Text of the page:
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Derekasaurus
Oct 24, 2003, 09:54 PM
As a new Mac user, I'm using iTunes to rip my audio CDs to AIFF.

In my Windows days I used Exact Audio Copy (EAC) and cdparanioa to ensure the highest quality ripping.

I noticed that iTunes has an option to "Use error correction when reading Audio CDs" when importing. Using this option makes importing CDs much slower, but what is iTunes really doing? Is this error correction worth it? Anyone know how it compares to EAC or cdparanoia?

Thanks!

sparkleytone
Oct 24, 2003, 09:56 PM
there isnt really any documentation that its using something like EAC, but I am still ripping at ~6x to 160kbps AAC so I don't mind the speed at all. Plus, a little error correction is always a good thing.

Derekasaurus
Oct 24, 2003, 10:13 PM
Originally posted by sparkleytone
there isnt really any documentation that its using something like EAC, but I am still ripping at ~6x to 160kbps AAC so I don't mind the speed at all. Plus, a little error correction is always a good thing.

My problem is that I'm using iTunes on, ahem, a Windows box -- a 1.6GHz Athlon to be exact. Without error correction it rips to 160kbps AAC at ~10x, but when I turn on error correction it drops to ~0.4x, sometimes even slower!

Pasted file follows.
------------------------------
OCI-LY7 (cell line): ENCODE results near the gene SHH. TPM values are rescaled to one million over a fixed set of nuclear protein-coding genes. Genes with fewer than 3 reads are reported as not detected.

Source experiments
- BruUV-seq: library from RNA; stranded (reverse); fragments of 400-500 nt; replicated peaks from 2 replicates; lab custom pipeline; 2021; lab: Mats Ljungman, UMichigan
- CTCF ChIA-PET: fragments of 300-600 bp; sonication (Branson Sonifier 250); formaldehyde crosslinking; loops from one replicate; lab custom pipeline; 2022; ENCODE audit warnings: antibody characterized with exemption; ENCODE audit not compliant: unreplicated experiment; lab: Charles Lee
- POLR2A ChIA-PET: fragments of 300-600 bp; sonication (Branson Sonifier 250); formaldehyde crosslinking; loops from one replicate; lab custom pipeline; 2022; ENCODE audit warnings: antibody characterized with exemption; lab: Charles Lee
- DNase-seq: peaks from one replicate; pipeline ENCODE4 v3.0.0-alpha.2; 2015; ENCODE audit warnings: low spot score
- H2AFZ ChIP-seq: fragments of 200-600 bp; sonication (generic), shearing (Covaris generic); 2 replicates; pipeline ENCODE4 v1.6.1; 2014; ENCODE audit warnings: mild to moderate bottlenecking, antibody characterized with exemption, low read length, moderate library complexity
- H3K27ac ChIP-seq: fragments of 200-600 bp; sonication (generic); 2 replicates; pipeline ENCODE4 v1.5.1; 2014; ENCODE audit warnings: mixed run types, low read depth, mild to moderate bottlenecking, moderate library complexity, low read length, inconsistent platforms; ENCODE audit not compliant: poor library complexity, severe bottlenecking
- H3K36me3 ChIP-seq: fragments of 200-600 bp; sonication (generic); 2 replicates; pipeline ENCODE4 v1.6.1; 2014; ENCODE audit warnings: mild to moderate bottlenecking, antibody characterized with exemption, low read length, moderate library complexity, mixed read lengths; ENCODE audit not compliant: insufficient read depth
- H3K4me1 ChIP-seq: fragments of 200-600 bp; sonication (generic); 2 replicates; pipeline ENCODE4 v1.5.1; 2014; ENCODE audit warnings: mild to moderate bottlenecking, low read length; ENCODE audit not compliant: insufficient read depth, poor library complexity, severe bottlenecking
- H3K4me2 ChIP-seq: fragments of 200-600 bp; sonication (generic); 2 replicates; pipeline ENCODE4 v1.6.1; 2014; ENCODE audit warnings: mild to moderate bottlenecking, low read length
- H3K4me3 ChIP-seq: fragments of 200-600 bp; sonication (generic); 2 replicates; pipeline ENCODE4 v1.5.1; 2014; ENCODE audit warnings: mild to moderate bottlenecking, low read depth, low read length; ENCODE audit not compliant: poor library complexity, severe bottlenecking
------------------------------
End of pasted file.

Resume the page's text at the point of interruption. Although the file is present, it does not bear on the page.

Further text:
sparkleytone
Oct 24, 2003, 10:20 PM
Originally posted by Derekasaurus
My problem is that I'm using iTunes on, ahem, a Windows box -- a 1.6GHz Athlon to be exact. Without error correction it rips to 160kbps AAC at ~10x, but when I turn on error correction it drops to ~0.4x, sometimes even slower!

well...up until now iTunes hasn't had that option, and I have never had a problem with bad rips. At the same time I find it bizarre that it affects your ripping speed so much.

mainstreetmark
Oct 25, 2003, 12:18 AM
One of my violent femmes CDs had been scratched, dropped, chipped, puked on and covered with dried beer. After a good cleaning, it wouldn't import at all. I switched on that Error Correction, and it took forever, but it ripped it. Some of the tracks have clicks in them, but the whole album was complete.

So, the rule I use is, rip it normal. If some of the track lengths are shorter - rip with the correction.

CubeHacker
Oct 25, 2003, 10:35 AM
Not all optical drives are created equal. Some rip better than others. For example, my Plextor CDRW rips 100% perfectly with no errors, even with error correction turned off.
On the other hand, my no-name brand DVD drive has a ton of errors when trying to rip CD's. Whether these errors can be heard or not is debatable, but those with older or cheaper drives might want to turn it on.

For those curious, I was able to check the level of errors my CD drives had by using the drive check programs that come with Nero: Burning Rom.